The US Entertainment Software Rating Board (ESRB) has reportedly filed a new proposal with the US Federal Trade Commission to gain approval for the use of facial estimation technology to age gate entertainment content.
The filing, surfaced by GamesIndustry.biz, claims that implementing facial estimation technology when purchasing entertainment – particularly, video games – will provide a way to better protect young kids from content they shouldn’t see.
The ‘Privacy-Protective Facial Age Estimation’, which has been developed in collaboration with identity tech firm Yoti and software company SuperAwesome, would reportedly ask players to verify their age before purchasing certain content. In the case of players being younger than the entertainment’s recommended age rating, a parent would need to scan their face to provide digital ‘consent’.
The verification process would include the user taking a photograph of themselves, before the AI-powered system spits out an age estimation, based on gathered data. Images would be permanently deleted once captured.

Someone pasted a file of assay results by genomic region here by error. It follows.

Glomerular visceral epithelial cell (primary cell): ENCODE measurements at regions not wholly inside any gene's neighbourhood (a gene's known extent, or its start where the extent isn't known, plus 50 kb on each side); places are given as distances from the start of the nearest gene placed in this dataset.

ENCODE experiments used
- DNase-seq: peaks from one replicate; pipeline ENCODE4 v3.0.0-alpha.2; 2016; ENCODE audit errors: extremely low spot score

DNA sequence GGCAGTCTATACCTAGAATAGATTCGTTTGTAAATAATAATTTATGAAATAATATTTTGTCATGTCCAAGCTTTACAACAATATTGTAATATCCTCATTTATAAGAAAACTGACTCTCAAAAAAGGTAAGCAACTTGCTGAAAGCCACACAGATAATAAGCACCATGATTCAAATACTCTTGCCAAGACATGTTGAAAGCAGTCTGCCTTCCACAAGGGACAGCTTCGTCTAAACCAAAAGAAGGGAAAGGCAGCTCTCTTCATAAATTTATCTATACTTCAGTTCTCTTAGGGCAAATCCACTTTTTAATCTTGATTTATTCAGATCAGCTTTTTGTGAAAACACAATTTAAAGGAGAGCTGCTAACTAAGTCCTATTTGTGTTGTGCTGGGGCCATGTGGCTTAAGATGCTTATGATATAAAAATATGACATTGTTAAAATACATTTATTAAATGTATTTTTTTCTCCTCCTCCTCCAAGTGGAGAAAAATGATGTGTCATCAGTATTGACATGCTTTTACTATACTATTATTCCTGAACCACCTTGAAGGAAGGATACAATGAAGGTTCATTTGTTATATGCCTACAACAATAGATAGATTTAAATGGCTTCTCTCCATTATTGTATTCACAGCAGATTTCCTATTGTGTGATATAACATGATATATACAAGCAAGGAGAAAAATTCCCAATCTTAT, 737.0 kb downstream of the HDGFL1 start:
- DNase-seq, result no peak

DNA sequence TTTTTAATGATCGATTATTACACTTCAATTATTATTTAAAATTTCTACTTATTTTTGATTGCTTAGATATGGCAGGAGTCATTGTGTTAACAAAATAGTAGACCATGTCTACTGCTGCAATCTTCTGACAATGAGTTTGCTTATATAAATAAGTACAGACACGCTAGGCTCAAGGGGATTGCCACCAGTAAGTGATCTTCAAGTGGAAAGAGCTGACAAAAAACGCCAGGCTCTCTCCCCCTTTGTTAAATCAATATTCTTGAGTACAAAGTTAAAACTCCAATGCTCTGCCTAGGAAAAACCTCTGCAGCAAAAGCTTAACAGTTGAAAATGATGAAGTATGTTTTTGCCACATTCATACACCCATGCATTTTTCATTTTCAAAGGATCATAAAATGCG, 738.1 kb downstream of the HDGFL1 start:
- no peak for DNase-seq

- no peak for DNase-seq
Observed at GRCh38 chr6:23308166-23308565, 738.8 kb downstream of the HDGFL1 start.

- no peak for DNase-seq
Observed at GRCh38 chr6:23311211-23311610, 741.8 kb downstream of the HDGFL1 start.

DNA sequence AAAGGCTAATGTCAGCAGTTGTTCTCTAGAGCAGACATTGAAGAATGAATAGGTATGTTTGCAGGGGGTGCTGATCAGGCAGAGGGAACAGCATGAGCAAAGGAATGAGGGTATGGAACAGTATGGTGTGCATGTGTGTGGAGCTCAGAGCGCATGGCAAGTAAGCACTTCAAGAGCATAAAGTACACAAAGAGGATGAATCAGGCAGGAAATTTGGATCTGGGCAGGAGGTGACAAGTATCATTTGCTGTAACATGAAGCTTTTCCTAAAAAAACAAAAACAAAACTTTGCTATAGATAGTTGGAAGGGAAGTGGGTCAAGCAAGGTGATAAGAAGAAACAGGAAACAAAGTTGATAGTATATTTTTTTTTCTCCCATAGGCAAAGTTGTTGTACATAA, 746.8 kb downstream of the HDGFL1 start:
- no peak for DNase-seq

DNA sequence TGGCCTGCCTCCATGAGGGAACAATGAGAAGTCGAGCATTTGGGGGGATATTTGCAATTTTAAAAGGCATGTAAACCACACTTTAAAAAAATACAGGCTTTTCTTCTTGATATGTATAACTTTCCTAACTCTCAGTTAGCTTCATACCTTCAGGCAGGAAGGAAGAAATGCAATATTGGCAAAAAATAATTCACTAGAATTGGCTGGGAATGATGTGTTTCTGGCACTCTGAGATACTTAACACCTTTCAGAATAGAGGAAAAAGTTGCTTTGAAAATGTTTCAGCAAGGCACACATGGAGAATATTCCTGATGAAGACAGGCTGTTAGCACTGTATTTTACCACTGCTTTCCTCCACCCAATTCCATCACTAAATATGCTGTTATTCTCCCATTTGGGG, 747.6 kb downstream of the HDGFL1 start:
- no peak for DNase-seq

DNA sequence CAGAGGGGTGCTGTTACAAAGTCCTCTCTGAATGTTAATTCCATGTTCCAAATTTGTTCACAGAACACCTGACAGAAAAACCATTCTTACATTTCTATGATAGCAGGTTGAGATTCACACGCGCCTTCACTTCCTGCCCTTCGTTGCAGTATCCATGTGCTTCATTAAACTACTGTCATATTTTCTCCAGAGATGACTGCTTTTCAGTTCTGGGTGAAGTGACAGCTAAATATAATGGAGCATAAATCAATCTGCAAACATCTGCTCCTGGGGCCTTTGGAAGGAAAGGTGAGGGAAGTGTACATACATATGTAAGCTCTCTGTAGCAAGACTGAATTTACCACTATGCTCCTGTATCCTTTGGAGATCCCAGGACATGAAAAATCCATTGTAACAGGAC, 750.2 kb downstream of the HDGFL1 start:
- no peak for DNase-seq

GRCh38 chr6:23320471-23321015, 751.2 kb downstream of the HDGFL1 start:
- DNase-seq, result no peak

Per a Yoti representative, ‘Facial age estimation technology estimates a person’s age without identifying or recognising any individual. When estimating age, it doesn’t cross-check people against a big database of faces, it simply estimates the age of the image presented to it.’
As PC Gamer points out, this system has the potential to be flawed. Per a recent study cited by the website, modern facial recognition technology still has a number of biases built in, particularly towards Asian and African American people who are reportedly ‘up to 100 times more likely to be incorrectly identified’ by the technology.
Relying on facial estimation to age gate purchased games and entertainment is complex. While the system is being described as optional, many questions linger about how and where it will be implemented in future.
The FTC is currently seeking public comment on the ESRB’s proposed restrictions. Anyone can now submit a response to the proposal, ahead of a 21 August 2023 cut-off date.
This article has been updated since its original publication to clarify the planned use of facial estimation technology.